Rescue operations are still ongoing in Beirut as members of the Lebanese Red Cross, army soldiers and volunteers continue to search for survivals the rubble left by the massive explosion in the city on Tuesday.
Authorities say official death toll now stands at one hundred thirty-seven. Five thousand persons have been injured persons, and three hundred thousand persons rendered homeless.
Investigators in Lebanon probing the deadly blast say there is the possibility of negligence in the storage in a waterfront warehouse, tonnes of highly explosive ammonium nitrate sometimes used in making fertilizer or explosives.
The government has ordered house arrests of several port officials and handed control of security in the city to the military.
Lebanon’s leading Druze politician, Walid Jumblatt has called for an international investigation into the Beirut port explosion, saying he does not trust the government.
The ammonium nitrate has been in that port warehouse for six years after it was unloaded from a Russian ship impounded in 2013.
Heads of Beirut Port and the customs authority say they had written to the judiciary several times asking that the chemical be exported or sold to ensure port safety.
Nine African Nations In Debt To UN Lose Voting Rights
Nine African countries, who are owing membership dues to the United Nations, are about to lose their voting rights in the general assembly. Niger, Central African Republic, Somalia, Comoros, Libya, the Congo, Zimbabwe, South Sudan and Sao Tome and Principe are reported to be indebted to the United Nations.
U.N. Secretary-General, Antonio Guterres, says the African nations, and Iran, should lose their voting rights as required under the U.N. Charter after defaulting on payment of their dues to the united nations’ operating budget.
Guterres listed in a letter to the United Nations General Assembly president, Volkan Bozkir, on monday, the minimum each country must pay for their voting rights to be restored.
The U.N. Charter gives the 193-member general assembly the authority to decide “that the failure to pay is due to conditions beyond the control of the member,” and in that case a country can continue to vote. That has not been invoked in these cases.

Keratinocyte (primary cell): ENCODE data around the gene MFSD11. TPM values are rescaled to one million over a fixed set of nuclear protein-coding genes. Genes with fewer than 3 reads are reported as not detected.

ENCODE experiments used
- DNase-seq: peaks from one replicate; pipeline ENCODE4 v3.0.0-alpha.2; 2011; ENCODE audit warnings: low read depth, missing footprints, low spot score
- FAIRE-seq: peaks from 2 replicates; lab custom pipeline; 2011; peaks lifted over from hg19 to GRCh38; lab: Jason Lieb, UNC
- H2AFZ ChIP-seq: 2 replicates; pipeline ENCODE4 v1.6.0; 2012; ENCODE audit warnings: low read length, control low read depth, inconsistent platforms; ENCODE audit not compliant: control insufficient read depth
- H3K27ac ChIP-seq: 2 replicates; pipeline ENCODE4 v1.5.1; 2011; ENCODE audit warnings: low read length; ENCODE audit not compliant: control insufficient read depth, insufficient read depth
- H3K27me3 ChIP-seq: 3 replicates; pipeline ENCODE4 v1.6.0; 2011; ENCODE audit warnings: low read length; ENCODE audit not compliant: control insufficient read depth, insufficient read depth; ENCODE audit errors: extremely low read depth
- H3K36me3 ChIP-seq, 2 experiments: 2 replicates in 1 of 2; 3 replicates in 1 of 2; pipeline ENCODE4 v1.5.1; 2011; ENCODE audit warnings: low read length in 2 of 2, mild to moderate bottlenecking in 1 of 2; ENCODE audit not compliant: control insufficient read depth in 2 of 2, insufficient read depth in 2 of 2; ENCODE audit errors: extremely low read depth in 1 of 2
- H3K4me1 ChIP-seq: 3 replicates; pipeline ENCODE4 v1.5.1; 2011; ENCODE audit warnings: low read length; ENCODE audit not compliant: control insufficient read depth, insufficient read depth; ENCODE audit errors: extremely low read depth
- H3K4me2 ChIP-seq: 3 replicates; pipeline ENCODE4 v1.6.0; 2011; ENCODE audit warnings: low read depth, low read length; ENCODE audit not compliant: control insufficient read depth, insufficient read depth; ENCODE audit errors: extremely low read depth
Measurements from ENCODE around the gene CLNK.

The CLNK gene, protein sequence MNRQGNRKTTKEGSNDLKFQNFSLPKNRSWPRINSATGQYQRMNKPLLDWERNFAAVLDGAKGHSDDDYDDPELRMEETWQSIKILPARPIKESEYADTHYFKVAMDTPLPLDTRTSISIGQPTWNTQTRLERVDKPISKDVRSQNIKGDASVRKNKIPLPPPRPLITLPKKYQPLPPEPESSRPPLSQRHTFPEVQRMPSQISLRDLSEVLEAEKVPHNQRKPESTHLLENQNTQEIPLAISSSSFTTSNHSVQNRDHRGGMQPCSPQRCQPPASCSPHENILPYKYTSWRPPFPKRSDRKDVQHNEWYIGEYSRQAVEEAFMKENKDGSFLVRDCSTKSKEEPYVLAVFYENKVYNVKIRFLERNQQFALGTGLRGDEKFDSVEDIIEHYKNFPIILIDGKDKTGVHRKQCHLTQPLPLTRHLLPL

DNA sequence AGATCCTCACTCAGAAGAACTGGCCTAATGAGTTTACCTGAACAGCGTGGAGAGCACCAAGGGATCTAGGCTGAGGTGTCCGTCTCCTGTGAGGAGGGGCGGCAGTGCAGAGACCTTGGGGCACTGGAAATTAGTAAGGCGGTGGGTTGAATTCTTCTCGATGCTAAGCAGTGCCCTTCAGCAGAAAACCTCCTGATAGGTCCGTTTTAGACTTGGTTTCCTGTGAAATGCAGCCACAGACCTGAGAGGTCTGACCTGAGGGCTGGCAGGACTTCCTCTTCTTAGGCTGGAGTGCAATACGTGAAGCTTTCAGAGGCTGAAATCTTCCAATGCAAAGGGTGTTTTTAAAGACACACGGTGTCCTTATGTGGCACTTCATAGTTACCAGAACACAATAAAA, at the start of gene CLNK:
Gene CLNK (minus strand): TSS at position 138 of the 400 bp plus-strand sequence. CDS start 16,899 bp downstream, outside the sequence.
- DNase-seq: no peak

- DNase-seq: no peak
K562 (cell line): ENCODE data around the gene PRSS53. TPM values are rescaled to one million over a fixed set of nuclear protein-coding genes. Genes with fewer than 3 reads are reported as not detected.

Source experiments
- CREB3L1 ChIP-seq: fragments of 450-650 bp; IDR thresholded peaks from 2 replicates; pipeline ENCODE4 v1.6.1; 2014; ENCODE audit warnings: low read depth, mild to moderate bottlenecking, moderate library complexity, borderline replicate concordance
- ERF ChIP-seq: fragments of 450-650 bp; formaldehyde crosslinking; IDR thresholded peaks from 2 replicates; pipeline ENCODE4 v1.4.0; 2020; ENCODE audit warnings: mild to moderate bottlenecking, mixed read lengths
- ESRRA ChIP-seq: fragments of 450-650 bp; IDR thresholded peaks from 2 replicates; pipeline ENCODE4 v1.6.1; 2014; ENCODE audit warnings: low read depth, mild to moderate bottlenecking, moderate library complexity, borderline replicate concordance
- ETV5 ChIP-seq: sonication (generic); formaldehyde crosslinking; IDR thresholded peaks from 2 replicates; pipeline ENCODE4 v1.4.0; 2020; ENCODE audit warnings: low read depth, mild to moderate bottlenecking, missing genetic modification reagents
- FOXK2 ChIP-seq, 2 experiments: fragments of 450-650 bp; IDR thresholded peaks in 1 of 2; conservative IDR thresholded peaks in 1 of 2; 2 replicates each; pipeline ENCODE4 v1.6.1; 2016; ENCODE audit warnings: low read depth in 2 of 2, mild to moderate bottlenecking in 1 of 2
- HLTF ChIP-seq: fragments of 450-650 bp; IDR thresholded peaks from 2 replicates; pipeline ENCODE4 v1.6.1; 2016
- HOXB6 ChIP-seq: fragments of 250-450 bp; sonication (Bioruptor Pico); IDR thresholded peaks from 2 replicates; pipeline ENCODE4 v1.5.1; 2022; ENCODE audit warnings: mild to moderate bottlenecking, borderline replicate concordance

America Prepares For Presidential Inauguration Amid Fears Of Insider Attacks
The United States is preparing for an unprecedented presidential inauguration on Wednesday. Prompted by the Capitol insurrection twelve days ago, more than twenty-five thousand national guards troops have been brought into Washington, DC to provide security for the event.
US defense officials have also expressed fear of an insider attack or other threats from security troops assigned to provide protection during the inauguration.
Small protests also took place at heavily fortified state houses around the country. There were widespread fears of violence against state capitols across the country like the siege on the U.S. Capitol. There has been no report of violence.
Some have described the scenes of national guard troops taking over the streets around the US Capitol, as looking like the war zones of Afghanistan or the Middle East.
Amid this background, Joe Biden will deliver his inaugural address of national unity when he is sworn in on Wednesday. He plans to immediately jump into action after swearing-in. He plans immediate moves to combat the coronavirus pandemic that has claimed more than four hundred thousand American lives. He also promised to issue many executive orders to undo some of Donald Trump’s most controversial policies.
He says his first order of business would be an executive order signing America back into the Paris Climate Accord. He will also revoke Trump’s immigration ban on some majority-Muslim countries.
23 Norwegians Dead After Taking COVID-19 Vaccine
The New York Post has quoted Norwegian health officials as saying twenty-three persons have died within days of receiving the first dose of the Pfizer COVID-19 vaccine. Thirteen of the deaths are said to be related to side effects of the shots. All thirteen were nursing home patients who were at least eighty years old.
The newspaper quoted the chief physician at the Norwegian medicines agency, Sigurd Hortemo, as saying in a statement on Friday, common reactions to the vaccine, including fever and nausea, may have contributed to a fatal outcome in some frail patients.
This has forced officials to adjust their guidance on who should receive the vaccine, but they are not expressing serious concern.
The country has inoculated more than thirty-thousand citizens with the first shot of the Pfizer or Moderna coronavirus vaccine since last month.
Norwegian medicines agency medical director, Steinar Madsen, says the agency is not alarmed. He says the vaccines have very little risk.